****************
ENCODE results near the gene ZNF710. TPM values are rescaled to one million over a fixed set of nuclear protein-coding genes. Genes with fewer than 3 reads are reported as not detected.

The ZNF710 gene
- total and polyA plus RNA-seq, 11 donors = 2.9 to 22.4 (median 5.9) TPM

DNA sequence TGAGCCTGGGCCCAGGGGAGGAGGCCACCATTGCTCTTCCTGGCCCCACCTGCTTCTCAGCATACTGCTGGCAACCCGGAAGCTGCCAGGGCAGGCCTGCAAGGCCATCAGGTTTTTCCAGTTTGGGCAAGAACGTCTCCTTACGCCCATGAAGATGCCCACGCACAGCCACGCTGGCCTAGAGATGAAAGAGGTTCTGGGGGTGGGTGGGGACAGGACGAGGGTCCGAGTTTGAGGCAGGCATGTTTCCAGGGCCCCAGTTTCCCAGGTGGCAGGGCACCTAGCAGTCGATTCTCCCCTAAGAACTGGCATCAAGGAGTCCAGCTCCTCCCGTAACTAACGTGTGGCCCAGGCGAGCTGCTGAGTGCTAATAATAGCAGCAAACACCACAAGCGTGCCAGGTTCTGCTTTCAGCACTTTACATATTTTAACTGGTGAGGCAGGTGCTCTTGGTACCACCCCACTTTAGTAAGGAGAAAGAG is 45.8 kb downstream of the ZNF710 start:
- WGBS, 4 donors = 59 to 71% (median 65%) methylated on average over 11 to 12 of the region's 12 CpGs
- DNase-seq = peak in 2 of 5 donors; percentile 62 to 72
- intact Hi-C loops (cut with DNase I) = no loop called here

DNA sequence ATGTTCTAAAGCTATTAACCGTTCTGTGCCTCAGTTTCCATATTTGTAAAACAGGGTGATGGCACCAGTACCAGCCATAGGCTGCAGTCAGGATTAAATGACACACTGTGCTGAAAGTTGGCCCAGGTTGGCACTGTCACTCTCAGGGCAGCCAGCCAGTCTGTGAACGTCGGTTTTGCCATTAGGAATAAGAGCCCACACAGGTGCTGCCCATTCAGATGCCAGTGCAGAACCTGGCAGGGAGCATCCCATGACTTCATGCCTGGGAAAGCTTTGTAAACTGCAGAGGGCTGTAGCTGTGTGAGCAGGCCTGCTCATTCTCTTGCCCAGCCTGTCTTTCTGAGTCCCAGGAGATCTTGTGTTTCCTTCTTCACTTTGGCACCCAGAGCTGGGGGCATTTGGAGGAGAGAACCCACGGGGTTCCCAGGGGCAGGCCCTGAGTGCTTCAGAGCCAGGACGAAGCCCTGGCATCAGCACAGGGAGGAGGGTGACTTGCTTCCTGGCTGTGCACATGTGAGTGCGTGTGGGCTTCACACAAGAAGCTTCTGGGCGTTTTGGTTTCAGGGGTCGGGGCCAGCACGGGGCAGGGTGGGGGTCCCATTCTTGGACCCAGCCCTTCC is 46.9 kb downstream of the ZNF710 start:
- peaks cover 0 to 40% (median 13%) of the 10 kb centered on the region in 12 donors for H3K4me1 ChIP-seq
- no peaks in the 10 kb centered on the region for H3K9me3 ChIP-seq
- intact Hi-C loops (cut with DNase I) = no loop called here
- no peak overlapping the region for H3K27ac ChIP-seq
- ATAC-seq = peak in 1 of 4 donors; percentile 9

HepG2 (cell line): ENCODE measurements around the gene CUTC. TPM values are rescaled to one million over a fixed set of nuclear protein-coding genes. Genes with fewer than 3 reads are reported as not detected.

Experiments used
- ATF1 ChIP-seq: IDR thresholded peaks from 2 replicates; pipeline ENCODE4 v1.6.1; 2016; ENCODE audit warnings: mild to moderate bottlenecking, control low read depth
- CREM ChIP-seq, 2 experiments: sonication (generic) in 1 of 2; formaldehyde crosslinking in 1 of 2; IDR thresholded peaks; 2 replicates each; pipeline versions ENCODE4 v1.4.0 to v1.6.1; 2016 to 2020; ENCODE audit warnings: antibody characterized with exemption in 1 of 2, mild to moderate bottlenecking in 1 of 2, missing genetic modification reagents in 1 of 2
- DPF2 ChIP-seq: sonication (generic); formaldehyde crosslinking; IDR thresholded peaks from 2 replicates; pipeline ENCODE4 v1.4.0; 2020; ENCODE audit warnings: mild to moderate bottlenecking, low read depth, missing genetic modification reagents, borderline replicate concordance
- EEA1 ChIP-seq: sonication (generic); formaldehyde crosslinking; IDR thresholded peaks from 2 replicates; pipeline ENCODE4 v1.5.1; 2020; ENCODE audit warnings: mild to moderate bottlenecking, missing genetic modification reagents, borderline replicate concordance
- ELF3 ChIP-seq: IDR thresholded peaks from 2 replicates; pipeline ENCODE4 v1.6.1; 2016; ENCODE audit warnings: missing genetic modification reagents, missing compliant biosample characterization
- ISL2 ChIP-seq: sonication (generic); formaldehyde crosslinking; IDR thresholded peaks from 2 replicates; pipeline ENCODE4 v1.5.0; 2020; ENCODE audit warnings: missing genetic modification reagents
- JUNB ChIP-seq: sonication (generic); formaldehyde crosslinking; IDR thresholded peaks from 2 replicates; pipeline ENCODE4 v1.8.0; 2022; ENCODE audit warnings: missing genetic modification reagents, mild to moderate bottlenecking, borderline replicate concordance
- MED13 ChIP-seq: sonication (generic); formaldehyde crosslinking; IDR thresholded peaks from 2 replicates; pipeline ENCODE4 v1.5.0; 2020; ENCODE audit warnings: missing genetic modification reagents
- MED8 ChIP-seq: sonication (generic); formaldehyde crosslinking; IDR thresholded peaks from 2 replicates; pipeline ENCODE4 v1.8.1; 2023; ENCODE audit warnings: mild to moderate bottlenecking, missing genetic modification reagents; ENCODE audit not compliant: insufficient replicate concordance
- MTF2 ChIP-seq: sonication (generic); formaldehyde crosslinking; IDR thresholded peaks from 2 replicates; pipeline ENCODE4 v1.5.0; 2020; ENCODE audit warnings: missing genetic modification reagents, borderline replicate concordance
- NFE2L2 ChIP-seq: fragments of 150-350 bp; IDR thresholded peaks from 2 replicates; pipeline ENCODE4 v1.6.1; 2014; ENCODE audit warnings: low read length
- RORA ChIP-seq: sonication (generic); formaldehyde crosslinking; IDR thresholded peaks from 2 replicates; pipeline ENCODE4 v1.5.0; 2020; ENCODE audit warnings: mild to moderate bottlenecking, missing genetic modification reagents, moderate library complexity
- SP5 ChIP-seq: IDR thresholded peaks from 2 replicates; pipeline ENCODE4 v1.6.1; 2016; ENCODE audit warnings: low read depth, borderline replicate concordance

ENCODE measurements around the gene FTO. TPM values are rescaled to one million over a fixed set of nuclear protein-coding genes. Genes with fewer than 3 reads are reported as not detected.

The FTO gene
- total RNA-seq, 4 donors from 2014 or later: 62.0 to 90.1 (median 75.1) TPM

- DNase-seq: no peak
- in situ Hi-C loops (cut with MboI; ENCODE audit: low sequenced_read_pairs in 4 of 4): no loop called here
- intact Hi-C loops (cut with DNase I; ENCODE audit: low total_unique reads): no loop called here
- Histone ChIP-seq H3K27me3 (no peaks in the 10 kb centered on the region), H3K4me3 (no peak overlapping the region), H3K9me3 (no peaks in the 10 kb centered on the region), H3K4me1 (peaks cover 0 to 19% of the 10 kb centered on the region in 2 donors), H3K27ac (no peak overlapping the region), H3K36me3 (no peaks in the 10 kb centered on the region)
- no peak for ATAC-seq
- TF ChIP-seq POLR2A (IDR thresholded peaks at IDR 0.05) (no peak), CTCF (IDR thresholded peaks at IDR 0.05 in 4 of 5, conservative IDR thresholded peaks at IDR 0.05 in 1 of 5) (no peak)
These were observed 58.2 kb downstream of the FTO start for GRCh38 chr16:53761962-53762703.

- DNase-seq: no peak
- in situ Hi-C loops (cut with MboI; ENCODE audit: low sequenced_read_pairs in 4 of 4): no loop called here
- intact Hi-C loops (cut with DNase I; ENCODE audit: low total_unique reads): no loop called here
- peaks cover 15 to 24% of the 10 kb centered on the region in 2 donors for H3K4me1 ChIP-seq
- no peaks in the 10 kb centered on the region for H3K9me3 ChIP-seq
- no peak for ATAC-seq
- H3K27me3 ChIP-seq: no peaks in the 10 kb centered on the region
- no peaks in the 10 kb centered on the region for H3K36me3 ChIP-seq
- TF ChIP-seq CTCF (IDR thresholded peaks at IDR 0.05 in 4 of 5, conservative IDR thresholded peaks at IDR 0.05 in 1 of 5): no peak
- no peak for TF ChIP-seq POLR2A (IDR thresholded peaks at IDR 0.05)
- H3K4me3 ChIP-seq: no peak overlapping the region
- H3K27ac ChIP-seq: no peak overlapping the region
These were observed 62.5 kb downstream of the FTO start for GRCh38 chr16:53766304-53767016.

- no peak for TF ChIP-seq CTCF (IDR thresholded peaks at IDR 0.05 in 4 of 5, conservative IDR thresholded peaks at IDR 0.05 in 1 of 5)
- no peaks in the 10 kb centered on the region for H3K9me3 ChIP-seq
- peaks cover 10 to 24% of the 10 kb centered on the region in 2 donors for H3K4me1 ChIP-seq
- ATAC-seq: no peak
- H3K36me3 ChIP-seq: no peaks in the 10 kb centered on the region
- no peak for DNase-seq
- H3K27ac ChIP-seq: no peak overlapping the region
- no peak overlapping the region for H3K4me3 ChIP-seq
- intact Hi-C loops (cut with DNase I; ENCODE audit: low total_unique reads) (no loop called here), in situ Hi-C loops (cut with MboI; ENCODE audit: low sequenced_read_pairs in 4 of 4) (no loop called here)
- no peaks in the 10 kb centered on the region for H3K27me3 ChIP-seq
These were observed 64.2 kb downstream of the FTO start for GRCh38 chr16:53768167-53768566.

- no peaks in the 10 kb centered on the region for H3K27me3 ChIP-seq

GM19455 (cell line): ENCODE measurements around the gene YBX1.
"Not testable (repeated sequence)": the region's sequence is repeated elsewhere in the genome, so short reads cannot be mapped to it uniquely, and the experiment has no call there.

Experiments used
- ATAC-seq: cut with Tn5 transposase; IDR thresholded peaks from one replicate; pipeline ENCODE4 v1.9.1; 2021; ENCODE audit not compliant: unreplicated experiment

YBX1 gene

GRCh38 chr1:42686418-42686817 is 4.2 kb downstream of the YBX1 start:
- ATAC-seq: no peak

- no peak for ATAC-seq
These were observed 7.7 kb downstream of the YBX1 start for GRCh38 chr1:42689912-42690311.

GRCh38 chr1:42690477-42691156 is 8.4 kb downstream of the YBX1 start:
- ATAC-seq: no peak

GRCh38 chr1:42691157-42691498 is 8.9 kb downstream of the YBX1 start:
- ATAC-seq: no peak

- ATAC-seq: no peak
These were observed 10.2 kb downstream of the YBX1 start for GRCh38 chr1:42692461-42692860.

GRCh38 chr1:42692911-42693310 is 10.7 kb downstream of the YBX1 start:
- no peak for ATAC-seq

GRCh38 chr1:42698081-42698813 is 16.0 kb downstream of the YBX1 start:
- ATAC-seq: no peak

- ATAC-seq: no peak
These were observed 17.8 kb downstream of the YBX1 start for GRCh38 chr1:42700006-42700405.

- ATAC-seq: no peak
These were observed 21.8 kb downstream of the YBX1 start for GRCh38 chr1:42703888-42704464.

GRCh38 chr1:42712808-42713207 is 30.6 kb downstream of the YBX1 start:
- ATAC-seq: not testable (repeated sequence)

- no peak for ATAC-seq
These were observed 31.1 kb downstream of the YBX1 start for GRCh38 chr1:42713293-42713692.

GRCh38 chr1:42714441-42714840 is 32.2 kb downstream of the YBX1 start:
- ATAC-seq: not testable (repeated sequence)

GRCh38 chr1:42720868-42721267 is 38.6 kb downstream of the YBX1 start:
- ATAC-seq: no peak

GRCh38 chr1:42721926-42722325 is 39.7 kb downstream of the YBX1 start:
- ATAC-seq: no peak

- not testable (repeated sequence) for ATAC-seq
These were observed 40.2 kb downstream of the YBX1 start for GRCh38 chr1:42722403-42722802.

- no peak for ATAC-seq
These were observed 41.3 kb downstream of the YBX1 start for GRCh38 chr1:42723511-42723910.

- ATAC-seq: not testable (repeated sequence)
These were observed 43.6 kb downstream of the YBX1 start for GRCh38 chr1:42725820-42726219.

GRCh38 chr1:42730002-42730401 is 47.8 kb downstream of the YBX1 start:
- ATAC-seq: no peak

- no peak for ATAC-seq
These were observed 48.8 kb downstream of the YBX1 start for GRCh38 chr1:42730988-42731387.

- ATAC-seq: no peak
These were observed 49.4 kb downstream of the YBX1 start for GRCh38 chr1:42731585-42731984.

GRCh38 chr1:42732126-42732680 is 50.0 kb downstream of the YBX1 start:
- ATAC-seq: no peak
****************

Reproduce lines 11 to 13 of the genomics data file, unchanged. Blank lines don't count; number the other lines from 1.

- intact Hi-C loops (cut with DNase I) = no loop called here
- no peak overlapping the region for H3K27ac ChIP-seq
- ATAC-seq = peak in 1 of 4 donors; percentile 9